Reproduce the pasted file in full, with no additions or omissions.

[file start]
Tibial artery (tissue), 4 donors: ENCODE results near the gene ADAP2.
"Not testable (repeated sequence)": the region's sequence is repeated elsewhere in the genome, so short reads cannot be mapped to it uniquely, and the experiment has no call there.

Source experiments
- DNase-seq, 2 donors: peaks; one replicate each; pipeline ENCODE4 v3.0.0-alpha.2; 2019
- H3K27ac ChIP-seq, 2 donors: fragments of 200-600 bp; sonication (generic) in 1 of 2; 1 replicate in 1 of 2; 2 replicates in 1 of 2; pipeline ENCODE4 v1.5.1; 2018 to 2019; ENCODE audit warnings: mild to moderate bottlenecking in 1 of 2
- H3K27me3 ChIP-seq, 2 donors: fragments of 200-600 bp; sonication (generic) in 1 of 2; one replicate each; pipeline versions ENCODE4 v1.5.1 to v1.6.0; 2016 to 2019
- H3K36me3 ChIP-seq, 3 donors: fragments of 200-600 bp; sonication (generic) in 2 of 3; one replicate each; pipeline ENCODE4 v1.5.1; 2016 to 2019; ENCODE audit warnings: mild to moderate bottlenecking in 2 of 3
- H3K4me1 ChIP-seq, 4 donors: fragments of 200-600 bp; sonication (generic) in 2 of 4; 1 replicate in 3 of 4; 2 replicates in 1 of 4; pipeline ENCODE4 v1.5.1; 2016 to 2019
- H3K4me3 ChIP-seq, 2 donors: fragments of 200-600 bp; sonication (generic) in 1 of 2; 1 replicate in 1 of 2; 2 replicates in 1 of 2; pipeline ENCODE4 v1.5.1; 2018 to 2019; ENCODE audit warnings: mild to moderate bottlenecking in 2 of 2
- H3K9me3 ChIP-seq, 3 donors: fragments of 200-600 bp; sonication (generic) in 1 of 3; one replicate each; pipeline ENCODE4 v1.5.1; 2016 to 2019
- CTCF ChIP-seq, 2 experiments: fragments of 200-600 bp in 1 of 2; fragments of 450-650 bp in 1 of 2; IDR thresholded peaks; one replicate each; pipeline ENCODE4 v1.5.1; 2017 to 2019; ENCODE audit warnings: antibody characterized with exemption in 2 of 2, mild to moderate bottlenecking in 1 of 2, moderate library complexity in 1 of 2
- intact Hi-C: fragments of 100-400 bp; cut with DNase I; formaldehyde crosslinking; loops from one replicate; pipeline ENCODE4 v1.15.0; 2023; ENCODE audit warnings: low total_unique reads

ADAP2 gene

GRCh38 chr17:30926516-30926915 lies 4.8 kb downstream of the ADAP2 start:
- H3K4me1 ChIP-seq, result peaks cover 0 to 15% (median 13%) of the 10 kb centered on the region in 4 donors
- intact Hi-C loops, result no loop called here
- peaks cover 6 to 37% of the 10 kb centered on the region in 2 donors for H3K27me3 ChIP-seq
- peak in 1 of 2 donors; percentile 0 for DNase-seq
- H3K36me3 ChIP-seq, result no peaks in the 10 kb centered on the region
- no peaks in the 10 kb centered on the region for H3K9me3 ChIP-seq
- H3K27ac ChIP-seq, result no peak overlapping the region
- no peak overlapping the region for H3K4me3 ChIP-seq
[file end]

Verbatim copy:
Tibial artery (tissue), 4 donors: ENCODE results near the gene ADAP2.
"Not testable (repeated sequence)": the region's sequence is repeated elsewhere in the genome, so short reads cannot be mapped to it uniquely, and the experiment has no call there.

Source experiments
- DNase-seq, 2 donors: peaks; one replicate each; pipeline ENCODE4 v3.0.0-alpha.2; 2019
- H3K27ac ChIP-seq, 2 donors: fragments of 200-600 bp; sonication (generic) in 1 of 2; 1 replicate in 1 of 2; 2 replicates in 1 of 2; pipeline ENCODE4 v1.5.1; 2018 to 2019; ENCODE audit warnings: mild to moderate bottlenecking in 1 of 2
- H3K27me3 ChIP-seq, 2 donors: fragments of 200-600 bp; sonication (generic) in 1 of 2; one replicate each; pipeline versions ENCODE4 v1.5.1 to v1.6.0; 2016 to 2019
- H3K36me3 ChIP-seq, 3 donors: fragments of 200-600 bp; sonication (generic) in 2 of 3; one replicate each; pipeline ENCODE4 v1.5.1; 2016 to 2019; ENCODE audit warnings: mild to moderate bottlenecking in 2 of 3
- H3K4me1 ChIP-seq, 4 donors: fragments of 200-600 bp; sonication (generic) in 2 of 4; 1 replicate in 3 of 4; 2 replicates in 1 of 4; pipeline ENCODE4 v1.5.1; 2016 to 2019
- H3K4me3 ChIP-seq, 2 donors: fragments of 200-600 bp; sonication (generic) in 1 of 2; 1 replicate in 1 of 2; 2 replicates in 1 of 2; pipeline ENCODE4 v1.5.1; 2018 to 2019; ENCODE audit warnings: mild to moderate bottlenecking in 2 of 2
- H3K9me3 ChIP-seq, 3 donors: fragments of 200-600 bp; sonication (generic) in 1 of 3; one replicate each; pipeline ENCODE4 v1.5.1; 2016 to 2019
- CTCF ChIP-seq, 2 experiments: fragments of 200-600 bp in 1 of 2; fragments of 450-650 bp in 1 of 2; IDR thresholded peaks; one replicate each; pipeline ENCODE4 v1.5.1; 2017 to 2019; ENCODE audit warnings: antibody characterized with exemption in 2 of 2, mild to moderate bottlenecking in 1 of 2, moderate library complexity in 1 of 2
- intact Hi-C: fragments of 100-400 bp; cut with DNase I; formaldehyde crosslinking; loops from one replicate; pipeline ENCODE4 v1.15.0; 2023; ENCODE audit warnings: low total_unique reads

ADAP2 gene

GRCh38 chr17:30926516-30926915 lies 4.8 kb downstream of the ADAP2 start:
- H3K4me1 ChIP-seq, result peaks cover 0 to 15% (median 13%) of the 10 kb centered on the region in 4 donors
- intact Hi-C loops, result no loop called here
- peaks cover 6 to 37% of the 10 kb centered on the region in 2 donors for H3K27me3 ChIP-seq
- peak in 1 of 2 donors; percentile 0 for DNase-seq
- H3K36me3 ChIP-seq, result no peaks in the 10 kb centered on the region
- no peaks in the 10 kb centered on the region for H3K9me3 ChIP-seq
- H3K27ac ChIP-seq, result no peak overlapping the region
- no peak overlapping the region for H3K4me3 ChIP-seq